Most people who have taken classes that discuss ethics have had the Heinz dilemma thrust upon them. The situation is instantly recognizable; your loved one is diagnosed with a terminal disease, there is a cure, but the drug costs $20,000. The pharmacist who created it is charging $200,000 dollars and you cannot afford it as you were only able to raise $50,000. The pharmacist will not decrease the price or make a payment plan. You then consider stealing it.
Do you steal the drug? Do you leave the $50,000? Do you do nothing?
For most people, this is an exercise that leads to some debate in class; maybe you remember it, maybe you’re already on that term paper that is due the next day that you have yet to start. For many, this has become their reality. Cancer drugs can routinely cost more than $100,000 a year, more for those who require specialized or more extensive treatments. Those who require this treatment are often left with a large majority of the cost that isn’t covered by insurance or subsidized in some way. Many of these drugs have seen multiple-fold increases in price since their arrival on the market.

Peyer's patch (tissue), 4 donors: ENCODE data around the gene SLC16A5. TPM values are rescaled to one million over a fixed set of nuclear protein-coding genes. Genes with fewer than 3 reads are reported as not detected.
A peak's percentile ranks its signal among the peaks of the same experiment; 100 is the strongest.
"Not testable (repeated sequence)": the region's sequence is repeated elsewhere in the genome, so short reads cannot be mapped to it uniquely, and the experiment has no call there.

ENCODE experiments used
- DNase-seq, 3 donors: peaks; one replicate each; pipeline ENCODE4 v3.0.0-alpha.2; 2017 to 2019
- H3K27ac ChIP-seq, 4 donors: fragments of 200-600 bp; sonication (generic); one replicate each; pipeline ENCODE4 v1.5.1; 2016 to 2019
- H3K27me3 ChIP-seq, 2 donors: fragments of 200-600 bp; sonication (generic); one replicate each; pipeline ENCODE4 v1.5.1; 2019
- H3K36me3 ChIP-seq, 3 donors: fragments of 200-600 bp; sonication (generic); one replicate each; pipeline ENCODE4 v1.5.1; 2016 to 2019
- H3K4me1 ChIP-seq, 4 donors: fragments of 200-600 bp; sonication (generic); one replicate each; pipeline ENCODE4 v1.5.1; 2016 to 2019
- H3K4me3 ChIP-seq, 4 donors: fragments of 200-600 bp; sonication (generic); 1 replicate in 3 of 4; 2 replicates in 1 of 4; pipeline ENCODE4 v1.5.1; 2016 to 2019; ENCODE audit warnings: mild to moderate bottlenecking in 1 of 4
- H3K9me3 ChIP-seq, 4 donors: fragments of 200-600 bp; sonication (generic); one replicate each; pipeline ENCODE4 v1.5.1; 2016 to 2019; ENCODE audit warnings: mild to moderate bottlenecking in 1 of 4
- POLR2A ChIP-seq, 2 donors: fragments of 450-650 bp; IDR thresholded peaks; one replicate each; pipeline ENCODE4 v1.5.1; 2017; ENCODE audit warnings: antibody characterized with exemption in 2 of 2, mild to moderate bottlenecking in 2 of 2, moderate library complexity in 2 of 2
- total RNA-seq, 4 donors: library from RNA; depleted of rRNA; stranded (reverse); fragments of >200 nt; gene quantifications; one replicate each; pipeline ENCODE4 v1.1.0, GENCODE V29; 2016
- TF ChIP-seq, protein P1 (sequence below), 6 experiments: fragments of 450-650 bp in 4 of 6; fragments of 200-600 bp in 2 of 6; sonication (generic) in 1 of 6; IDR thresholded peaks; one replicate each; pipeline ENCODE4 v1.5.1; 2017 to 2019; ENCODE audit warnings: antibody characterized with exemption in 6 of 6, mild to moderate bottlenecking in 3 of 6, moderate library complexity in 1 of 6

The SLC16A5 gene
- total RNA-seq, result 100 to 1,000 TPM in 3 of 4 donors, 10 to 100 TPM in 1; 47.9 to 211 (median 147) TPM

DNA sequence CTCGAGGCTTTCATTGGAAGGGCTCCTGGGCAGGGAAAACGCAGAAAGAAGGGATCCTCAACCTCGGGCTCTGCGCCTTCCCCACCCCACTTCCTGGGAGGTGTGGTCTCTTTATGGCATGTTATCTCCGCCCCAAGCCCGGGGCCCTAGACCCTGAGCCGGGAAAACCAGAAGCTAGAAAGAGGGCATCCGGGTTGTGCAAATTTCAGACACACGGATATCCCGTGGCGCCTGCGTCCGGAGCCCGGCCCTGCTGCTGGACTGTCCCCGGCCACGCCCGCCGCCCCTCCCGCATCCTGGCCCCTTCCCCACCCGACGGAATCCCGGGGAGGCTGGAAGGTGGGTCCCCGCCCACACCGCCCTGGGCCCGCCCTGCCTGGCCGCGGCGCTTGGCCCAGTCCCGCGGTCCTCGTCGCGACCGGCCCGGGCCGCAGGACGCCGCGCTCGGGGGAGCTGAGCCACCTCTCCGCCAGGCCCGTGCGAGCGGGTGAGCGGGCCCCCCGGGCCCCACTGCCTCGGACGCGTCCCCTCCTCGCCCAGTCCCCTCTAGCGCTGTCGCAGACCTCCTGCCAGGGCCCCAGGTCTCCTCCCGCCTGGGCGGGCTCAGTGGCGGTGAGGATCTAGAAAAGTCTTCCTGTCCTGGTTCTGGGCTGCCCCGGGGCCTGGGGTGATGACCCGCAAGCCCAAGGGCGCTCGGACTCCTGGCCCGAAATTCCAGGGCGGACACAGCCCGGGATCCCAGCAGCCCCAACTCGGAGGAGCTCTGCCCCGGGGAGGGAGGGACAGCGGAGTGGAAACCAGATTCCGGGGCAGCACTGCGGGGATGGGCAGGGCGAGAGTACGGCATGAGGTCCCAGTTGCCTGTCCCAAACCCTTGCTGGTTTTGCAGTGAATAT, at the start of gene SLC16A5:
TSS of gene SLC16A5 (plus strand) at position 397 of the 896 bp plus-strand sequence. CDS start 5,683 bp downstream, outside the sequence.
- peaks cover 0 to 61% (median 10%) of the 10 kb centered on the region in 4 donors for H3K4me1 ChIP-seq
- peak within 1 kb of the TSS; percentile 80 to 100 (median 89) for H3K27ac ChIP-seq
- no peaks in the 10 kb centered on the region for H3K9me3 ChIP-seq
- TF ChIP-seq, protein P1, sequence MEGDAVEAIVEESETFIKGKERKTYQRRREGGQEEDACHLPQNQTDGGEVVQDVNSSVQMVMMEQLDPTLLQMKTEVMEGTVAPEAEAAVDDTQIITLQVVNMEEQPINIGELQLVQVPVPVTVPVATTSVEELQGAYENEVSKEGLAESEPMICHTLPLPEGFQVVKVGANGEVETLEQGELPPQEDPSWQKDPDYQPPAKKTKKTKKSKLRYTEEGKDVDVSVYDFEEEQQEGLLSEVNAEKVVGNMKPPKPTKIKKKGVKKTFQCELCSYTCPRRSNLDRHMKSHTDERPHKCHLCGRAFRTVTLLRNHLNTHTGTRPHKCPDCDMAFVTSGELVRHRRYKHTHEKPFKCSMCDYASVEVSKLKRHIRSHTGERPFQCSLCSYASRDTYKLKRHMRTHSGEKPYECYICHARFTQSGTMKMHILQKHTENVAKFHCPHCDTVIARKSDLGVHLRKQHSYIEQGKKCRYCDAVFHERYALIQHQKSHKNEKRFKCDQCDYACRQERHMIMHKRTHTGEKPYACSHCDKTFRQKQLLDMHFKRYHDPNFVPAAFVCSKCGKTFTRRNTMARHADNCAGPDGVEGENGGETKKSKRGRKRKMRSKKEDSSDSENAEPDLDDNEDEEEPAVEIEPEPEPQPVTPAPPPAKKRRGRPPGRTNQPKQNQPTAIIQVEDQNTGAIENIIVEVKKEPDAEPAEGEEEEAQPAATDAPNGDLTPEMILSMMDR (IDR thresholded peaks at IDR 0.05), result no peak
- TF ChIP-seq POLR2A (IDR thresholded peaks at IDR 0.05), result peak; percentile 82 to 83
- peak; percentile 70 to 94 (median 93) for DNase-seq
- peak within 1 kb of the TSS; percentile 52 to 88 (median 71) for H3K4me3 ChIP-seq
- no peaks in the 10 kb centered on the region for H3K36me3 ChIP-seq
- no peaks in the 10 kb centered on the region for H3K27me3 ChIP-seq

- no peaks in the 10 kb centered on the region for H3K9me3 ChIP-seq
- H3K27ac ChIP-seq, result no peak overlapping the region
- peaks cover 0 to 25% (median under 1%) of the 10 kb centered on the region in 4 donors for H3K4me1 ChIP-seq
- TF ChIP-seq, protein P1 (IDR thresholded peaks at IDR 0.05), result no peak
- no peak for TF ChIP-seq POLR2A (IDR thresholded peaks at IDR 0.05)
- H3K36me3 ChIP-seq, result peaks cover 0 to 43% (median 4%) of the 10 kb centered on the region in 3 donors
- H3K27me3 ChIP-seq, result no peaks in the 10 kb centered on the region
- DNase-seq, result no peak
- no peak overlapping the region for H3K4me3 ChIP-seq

Doctors are now joining together in order to protest this price gauge, claiming that drug prices must be lowered in order to be used by the population. Many under a certain income may be eligible to receive their medications for free from the company, but so many are left with monstrous bills. The profits for the pharmaceutical companies are staggering, and now much of it is going back into research to further more advancements in the field. The U.S. is also falling behind in survival rates of these diseases, possibly due to lack of access to affordable medications and healthcare.
These doctors who are fighting against pharmaceutical profits may face detrimental results for their careers, but they report that it is the morality which is pushing them forward.
So what is moral?
By: Courtney Kidd, LMSW
SJS Staff Writer
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